Faith Column: Worship music lacking depth
Dear Christian worship music,
You’re terrible. Sorry about the bluntness.
You’re the most manipulative, repetitive, unoriginal, dishonest and offensive industry — that’s right, offensive — that I can think of. Superficiality and the Jesus-is-my-friend philosophy are your foundations.
Any exceptions to that are swiftly edited in the name of focusing on “worshipping” some sort of God that responds well to flashy lights and embarrassing guitar solos. As you can probably tell, I’m not thrilled about you and your quick conquest of Christianity.
Your intentions are noble. Sheparding individuals and congregations into a place of worship and adoration is no easy feat, especially in the Twitter era, and I get that you don’t necessarily exist to entertain. But, does focusing on the holy automatically result in the forfeiture of quality music and writing? If so, the current state of Christian worship music would make sense. For some reason, though, I can’t get rid of the suspicion that religious-related activities don’t have to totally suck.
Let’s begin with the actual music. In my experience, you make three types of formulaic songs. The first is the intimate ballad, where listeners are encouraged to cry, sway to the music and softly sing along. A piano (or a violin if the church is super spiritual) is the focus of this piece. The second is the upbeat energizer. In this, clapping and jumping is a definite requirement, and contemplation is kept to a minimum. The kick drum is your favourite tool. The third, and most popular, is the in-betweener, which takes the best of both worlds and relies heavily on the guitar.
But the awful music isn’t even my biggest beef; the lyrics of your songs cause considerably more rage in my sacrilegious heart. One of your latest hit singles, sung by Jaci Velasquez, features the torturous chorus: “I wanna give them hope, I wanna give them peace, I wanna give the greatest of these, give them love, give them Jesus.” What the heck, Christian worship music? Is that really the best you can do? Is someone paying you to embarrass the 2000-year history of the faith with this?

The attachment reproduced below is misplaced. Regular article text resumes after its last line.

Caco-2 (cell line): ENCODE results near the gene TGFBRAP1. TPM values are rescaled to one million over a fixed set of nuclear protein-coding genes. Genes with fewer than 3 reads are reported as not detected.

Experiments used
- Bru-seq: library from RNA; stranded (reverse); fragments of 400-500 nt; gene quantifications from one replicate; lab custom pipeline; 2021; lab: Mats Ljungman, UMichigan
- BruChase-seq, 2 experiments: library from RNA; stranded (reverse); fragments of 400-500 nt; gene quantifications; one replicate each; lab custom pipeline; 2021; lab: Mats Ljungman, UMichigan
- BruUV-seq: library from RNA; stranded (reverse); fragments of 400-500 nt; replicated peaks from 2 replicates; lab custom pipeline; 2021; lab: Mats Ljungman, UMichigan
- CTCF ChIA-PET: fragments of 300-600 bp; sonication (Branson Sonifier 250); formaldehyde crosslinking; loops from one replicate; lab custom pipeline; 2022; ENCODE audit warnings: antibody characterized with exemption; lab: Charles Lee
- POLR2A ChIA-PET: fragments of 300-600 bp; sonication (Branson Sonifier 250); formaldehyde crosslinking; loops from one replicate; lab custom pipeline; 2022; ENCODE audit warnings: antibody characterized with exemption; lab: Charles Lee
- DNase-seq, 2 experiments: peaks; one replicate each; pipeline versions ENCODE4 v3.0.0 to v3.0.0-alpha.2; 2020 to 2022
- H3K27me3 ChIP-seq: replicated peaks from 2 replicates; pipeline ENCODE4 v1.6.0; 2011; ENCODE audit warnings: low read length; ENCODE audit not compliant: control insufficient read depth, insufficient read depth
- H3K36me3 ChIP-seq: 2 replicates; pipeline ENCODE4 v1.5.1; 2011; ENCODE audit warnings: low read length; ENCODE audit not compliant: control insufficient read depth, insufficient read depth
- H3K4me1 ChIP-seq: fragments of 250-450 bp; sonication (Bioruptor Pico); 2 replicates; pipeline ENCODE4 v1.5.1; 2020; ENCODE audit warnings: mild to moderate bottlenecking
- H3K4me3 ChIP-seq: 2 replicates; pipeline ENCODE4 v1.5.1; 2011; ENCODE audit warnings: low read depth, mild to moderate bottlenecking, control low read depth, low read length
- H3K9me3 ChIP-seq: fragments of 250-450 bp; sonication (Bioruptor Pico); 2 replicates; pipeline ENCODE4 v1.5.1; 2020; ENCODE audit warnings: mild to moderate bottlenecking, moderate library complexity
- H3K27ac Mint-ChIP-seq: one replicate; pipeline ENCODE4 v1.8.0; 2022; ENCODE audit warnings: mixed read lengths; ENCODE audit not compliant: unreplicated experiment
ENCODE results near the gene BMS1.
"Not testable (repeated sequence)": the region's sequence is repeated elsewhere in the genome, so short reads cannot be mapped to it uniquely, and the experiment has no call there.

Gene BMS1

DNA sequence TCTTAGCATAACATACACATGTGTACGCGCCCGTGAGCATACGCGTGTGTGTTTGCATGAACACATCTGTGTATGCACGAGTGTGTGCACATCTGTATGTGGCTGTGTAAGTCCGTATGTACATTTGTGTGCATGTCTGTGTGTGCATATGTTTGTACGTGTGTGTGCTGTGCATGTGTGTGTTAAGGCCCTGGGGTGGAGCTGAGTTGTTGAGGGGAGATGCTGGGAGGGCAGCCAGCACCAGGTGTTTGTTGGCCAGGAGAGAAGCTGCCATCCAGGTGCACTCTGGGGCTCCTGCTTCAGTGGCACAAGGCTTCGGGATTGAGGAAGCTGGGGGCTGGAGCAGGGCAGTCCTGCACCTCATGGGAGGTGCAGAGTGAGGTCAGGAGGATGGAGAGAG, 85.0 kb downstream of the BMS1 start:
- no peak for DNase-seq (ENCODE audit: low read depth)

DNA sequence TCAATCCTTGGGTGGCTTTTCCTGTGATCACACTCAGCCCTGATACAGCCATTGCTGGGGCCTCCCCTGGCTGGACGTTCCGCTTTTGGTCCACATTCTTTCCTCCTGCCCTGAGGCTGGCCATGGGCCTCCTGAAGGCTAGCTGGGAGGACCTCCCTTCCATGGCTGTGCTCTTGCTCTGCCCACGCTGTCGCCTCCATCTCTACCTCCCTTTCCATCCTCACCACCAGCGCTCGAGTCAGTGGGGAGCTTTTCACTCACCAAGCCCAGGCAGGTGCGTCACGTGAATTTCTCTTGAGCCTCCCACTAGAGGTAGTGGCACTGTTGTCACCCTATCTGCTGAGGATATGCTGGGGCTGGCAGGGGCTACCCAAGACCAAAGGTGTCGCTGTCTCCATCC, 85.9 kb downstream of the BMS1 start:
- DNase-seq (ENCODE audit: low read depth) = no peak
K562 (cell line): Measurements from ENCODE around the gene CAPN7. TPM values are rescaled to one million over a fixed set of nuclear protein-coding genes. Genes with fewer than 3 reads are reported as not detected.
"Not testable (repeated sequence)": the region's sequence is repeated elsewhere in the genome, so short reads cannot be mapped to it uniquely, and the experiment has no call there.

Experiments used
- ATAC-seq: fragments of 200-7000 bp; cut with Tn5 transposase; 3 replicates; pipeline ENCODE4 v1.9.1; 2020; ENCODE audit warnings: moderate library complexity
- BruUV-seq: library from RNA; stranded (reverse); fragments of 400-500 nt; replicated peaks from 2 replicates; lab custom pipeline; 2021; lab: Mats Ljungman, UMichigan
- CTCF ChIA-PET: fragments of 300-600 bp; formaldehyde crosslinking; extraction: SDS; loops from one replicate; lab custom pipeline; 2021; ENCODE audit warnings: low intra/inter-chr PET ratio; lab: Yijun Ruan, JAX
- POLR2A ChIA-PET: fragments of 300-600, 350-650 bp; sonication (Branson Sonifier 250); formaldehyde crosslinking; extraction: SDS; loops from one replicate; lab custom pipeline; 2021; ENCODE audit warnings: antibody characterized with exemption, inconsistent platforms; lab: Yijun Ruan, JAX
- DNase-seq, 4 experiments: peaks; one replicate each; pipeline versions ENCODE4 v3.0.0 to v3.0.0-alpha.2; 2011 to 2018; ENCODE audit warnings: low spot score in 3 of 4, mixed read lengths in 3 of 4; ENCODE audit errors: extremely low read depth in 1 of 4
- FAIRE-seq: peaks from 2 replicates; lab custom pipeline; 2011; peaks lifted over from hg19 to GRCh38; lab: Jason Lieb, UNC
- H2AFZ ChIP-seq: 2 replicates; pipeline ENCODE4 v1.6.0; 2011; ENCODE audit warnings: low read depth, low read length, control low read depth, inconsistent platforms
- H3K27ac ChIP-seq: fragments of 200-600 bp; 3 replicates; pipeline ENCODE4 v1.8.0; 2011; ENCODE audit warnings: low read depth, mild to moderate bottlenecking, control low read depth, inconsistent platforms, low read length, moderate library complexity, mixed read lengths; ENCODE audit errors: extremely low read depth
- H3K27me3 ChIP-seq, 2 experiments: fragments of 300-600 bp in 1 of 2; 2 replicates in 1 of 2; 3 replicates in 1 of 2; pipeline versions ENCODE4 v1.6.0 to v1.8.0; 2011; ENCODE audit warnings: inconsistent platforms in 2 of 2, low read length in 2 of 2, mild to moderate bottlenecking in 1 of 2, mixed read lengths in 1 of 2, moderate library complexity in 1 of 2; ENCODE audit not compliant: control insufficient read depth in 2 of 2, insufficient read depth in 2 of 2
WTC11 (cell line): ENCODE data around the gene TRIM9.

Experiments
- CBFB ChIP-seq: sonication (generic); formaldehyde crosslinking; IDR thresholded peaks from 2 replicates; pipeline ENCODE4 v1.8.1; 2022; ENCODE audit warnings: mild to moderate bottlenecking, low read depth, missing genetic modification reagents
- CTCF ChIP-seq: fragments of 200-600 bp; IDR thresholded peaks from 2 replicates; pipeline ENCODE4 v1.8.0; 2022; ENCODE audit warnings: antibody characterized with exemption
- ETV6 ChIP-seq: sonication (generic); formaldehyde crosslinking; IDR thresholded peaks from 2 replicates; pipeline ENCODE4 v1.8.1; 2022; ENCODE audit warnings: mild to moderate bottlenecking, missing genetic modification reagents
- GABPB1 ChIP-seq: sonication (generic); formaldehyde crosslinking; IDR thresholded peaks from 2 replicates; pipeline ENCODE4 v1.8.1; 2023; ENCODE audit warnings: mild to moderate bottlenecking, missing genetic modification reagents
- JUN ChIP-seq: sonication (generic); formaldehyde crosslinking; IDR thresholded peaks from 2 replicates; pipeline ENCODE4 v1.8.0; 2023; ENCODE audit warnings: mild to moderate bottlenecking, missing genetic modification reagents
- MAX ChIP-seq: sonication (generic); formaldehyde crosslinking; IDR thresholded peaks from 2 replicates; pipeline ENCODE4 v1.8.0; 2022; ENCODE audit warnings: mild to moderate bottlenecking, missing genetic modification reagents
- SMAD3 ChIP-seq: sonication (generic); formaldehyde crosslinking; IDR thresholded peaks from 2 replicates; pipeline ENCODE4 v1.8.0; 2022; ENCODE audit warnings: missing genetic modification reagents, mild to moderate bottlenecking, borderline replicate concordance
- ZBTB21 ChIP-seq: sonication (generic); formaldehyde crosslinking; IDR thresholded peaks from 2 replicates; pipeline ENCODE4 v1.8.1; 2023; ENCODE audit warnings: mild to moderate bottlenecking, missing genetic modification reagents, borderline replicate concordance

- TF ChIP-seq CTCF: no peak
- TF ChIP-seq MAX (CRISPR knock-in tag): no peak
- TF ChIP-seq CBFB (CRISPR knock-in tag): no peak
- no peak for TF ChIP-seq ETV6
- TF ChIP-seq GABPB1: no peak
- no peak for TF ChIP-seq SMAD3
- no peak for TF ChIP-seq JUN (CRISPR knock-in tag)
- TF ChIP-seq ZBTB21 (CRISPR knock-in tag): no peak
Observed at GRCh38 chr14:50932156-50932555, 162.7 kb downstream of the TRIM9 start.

When life’s vast experiences are boiled down— full of contradictions and pain — to a quaint little ditty that doesn’t reference anything other than ecstatic joy, the essence of worship is lost. People worship God, or Mother Earth, or whatever other spirit is out there, because of the love, grace and power that s/he has. But, we can’t begin to comprehend that if there’s no place for pain. Take a look at hip-hop for an example. Listen to Kendrick Lamar, or Big K.R.I.T., or even Kanye West rap about Jesus.
I’d venture to say they have more of an authentic story (and creative talent) than your humiliating songs. But you probably consider hip-hop to be sinful, right? Can’t have swear words, or anything close to reality, in church.
I know this letter is one-sided and too short to fully flesh out the debate, but take these points as critical suggestions.
I hope you actually start to write and play music that honours the creativity of God and also takes the world’s pain into consideration. Perhaps then you’ll have something significant to say to the world.
As you always like to say, God bless,